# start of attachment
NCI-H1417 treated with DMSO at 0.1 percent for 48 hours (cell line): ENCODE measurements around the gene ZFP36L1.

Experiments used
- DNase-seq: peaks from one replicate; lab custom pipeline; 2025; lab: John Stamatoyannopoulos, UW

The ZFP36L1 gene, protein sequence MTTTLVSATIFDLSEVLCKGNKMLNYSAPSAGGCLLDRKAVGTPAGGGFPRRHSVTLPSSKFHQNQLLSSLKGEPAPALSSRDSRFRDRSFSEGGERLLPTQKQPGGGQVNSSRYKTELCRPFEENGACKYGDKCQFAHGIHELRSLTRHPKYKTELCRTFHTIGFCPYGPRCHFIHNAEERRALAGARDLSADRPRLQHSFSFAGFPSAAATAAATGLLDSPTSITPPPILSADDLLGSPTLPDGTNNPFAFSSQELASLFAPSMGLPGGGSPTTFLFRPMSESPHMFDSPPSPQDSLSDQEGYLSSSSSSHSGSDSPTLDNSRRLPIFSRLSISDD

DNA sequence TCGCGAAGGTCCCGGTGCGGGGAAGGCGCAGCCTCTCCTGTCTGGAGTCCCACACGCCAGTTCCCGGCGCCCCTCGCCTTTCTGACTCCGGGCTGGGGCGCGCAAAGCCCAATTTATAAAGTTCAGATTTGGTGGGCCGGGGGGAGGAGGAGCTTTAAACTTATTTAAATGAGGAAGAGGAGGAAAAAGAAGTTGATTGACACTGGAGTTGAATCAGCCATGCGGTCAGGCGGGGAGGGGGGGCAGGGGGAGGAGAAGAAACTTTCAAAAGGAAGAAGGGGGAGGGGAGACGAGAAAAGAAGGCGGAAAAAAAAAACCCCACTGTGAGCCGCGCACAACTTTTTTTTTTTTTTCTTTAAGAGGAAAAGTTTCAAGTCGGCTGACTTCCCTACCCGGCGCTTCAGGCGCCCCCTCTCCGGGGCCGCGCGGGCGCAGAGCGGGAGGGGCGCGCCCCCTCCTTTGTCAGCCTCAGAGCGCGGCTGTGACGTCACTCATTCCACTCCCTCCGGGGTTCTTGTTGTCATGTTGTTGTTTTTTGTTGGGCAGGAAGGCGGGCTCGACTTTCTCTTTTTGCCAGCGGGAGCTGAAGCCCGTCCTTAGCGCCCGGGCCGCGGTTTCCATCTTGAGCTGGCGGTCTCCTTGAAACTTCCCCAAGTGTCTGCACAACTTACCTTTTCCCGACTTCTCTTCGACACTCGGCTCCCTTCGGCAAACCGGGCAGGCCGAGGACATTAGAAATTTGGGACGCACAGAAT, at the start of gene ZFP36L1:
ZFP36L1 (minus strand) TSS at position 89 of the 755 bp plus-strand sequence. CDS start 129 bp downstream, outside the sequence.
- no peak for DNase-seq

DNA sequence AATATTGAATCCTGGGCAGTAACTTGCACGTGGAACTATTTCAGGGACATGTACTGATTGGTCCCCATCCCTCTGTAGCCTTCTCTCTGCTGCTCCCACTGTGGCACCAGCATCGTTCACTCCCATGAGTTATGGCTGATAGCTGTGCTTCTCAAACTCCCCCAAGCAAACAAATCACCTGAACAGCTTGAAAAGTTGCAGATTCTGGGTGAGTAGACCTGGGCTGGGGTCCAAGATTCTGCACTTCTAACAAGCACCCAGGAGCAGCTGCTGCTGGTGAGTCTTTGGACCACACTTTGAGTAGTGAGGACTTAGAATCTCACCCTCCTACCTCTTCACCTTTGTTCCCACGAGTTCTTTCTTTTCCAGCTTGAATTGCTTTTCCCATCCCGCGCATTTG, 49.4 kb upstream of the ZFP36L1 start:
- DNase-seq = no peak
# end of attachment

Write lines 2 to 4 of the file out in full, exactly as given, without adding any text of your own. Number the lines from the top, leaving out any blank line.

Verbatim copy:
Experiments used
- DNase-seq: peaks from one replicate; lab custom pipeline; 2025; lab: John Stamatoyannopoulos, UW

The ZFP36L1 gene, protein sequence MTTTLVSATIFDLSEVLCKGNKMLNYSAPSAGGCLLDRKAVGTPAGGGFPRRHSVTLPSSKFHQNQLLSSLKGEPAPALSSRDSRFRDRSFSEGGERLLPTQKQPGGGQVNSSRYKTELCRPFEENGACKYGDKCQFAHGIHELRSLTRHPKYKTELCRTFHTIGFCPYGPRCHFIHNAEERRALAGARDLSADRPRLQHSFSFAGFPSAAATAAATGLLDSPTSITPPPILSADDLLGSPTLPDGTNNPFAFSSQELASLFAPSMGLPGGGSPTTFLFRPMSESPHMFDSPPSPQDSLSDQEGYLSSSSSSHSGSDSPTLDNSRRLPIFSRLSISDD